The next type of alignment that needs to be looked at is camber alignment. This is the inward or outward angle of the tire when viewed from the front of the vehicle. Inward tilt is known as negative camber, while outward tilt is called positive camber. Most cars will have a couple of degrees of negative camber to help maintain the tire’s grip on the road while cornering, but too much negative or positive camber indicates improper alignment. That can be affected by things like worn ball bearings or ball joints, and it is important to have it corrected soon to prevent unnecessary tire wear.

The third aspect is called the caster angle. This angle helps with balanced steering, stability, and cornering. The caster angle is the angle of the steering axis when viewed from the side of the vehicle. If you have a negative caster, the steering axis will tilt to the front of the vehicle. Positive caster, on the other hand, angles the steering access towards the driver. However, the vast majority of production cars come with a fixed caster angle, so this part of an alignment is usually reserved for high-performance vehicles.

These various angles are usually examined by technicians rather than drivers, though either can spot problems with them. To know if your car needs an alignment, there are some easier ways to tell than circling the vehicle to measure tire angles. These simpler methods mostly revolve around a vehicle’s steering. If the steering wheel is not centered, pulls to one side or the other, feels loose, or does not return to center on its own after a turn, these are all signs of an alignment problem. The steering wheel on a vehicle with no alignment issues should be sitting close to perfectly straight when driving down a flat, level road.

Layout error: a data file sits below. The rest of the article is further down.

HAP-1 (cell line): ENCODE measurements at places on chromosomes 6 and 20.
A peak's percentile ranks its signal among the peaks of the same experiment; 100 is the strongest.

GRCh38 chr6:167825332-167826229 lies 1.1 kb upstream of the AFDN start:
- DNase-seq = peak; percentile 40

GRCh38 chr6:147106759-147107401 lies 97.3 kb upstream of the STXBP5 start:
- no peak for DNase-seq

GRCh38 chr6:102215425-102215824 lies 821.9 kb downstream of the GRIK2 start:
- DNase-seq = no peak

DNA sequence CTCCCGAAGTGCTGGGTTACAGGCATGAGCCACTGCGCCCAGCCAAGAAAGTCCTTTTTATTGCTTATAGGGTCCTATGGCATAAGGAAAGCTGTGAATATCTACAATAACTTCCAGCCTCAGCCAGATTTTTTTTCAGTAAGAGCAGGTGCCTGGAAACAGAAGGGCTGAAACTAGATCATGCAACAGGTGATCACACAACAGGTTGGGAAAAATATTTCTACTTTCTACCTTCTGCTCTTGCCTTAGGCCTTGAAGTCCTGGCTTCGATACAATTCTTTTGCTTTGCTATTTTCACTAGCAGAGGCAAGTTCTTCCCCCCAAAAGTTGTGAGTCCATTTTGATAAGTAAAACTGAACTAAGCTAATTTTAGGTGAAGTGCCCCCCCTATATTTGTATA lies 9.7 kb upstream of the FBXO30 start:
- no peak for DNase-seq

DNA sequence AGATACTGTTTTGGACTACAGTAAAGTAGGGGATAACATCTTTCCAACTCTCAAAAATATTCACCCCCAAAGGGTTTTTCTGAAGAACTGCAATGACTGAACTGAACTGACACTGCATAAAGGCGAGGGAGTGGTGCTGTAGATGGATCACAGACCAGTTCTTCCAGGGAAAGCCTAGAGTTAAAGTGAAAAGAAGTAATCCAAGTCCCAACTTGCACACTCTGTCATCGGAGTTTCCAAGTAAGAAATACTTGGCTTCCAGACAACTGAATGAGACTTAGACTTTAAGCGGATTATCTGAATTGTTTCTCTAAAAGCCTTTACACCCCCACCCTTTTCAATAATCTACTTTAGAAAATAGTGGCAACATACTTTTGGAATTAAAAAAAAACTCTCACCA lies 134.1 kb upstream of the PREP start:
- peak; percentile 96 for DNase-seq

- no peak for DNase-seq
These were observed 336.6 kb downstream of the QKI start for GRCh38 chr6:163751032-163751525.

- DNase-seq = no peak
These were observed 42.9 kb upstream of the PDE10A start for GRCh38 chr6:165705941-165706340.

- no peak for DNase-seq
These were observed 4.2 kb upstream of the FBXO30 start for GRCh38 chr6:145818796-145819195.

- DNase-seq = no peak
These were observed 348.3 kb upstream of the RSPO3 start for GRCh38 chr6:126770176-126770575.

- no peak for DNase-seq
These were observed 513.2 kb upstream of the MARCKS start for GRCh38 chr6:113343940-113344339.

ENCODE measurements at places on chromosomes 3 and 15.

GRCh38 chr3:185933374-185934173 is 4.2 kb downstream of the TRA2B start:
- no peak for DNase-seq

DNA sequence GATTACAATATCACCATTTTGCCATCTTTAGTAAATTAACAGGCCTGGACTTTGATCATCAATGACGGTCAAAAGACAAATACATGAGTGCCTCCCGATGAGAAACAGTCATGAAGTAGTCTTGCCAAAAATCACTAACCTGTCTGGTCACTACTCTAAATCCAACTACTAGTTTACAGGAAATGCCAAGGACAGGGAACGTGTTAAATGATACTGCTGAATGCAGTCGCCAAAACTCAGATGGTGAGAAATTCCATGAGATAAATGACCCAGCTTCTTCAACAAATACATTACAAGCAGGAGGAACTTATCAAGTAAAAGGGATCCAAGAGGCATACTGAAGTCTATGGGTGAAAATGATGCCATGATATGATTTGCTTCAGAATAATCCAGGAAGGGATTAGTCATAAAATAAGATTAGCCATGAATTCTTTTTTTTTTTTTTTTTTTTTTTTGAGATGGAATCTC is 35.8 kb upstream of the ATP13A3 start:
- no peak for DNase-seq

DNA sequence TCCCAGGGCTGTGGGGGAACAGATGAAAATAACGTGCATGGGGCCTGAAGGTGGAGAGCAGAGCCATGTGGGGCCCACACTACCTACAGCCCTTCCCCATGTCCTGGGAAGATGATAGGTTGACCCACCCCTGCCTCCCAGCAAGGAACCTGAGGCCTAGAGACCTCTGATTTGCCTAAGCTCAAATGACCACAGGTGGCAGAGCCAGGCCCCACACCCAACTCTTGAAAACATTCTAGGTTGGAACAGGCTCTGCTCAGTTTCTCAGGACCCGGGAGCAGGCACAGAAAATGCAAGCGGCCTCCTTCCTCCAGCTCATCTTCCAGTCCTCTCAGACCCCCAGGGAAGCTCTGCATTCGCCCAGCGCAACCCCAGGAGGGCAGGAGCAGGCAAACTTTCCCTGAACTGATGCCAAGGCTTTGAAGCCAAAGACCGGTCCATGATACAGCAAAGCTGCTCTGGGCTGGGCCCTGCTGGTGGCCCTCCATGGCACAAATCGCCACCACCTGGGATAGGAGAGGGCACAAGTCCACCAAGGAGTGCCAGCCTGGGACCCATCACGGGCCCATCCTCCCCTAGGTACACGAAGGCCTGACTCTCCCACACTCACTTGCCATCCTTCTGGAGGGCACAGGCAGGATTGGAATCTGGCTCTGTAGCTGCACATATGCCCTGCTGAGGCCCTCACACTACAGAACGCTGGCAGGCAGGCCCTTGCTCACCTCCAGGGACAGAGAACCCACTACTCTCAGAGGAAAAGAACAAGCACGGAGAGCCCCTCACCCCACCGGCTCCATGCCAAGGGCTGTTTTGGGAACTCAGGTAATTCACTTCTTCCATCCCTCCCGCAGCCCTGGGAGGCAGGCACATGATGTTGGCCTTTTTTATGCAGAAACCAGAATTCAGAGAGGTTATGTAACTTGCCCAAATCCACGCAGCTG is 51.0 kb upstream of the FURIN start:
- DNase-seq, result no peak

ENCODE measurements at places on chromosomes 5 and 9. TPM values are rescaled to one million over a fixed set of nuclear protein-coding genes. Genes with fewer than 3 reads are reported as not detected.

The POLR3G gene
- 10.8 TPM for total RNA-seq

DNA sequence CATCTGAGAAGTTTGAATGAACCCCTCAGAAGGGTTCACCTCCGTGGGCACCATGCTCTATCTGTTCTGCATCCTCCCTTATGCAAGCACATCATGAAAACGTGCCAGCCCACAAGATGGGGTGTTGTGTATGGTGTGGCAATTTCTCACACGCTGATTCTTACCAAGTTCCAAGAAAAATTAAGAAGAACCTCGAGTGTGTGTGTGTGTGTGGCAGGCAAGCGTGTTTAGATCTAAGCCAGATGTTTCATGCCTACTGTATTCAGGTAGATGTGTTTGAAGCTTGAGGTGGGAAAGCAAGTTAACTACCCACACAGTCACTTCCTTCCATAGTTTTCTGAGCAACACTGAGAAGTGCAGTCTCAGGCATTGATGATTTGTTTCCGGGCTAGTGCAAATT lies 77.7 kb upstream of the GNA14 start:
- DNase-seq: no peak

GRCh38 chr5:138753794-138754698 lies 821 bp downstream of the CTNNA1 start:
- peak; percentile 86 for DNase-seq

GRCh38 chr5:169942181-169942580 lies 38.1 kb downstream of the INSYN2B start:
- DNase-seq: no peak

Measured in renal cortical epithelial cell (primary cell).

Just as there are different angles to look for in a proper alignment, there are also different alignments that can be performed. A two-wheel alignment sets the proper angles only on the front wheels. This is the simplest type of alignment that can be done but has no guarantee of fixing any major alignment issues. The second type of alignment is a thrust-angle alignment. This is also a two-wheel alignment but based on the rear wheels instead of the front. Using the back wheels as a reference allows the vehicle’s alignment to compensate for any problems in the rear suspension that might otherwise keep the vehicle’s rear end from driving straight. The final type of alignment is a four-wheel alignment, also the most common. This involves adjusting all four wheels to the manufacturer’s specifications for alignment, inflation, and balance.

A mechanic is adjusting a target during a Indianapolis alignment service.

Proper Alignment in Indianapolis

Checking a vehicle’s suspension is little more than basic maintenance as well as a standard safety precaution. This type of maintenance is easy to monitor and should be performed regularly. Blossom Chevrolet has plenty of expert technicians ready and willing to adjust and align tires any time it is needed. In addition to performing suspension alignments, we also offer tire rotations and tire pressure monitoring. These services are all offered as part of regular vehicle maintenance in an effort to keep every single vehicle that leaves our lot the safest it can be for the sake of every driver on the road. Come and check us out for all your tire alignment and suspension needs today!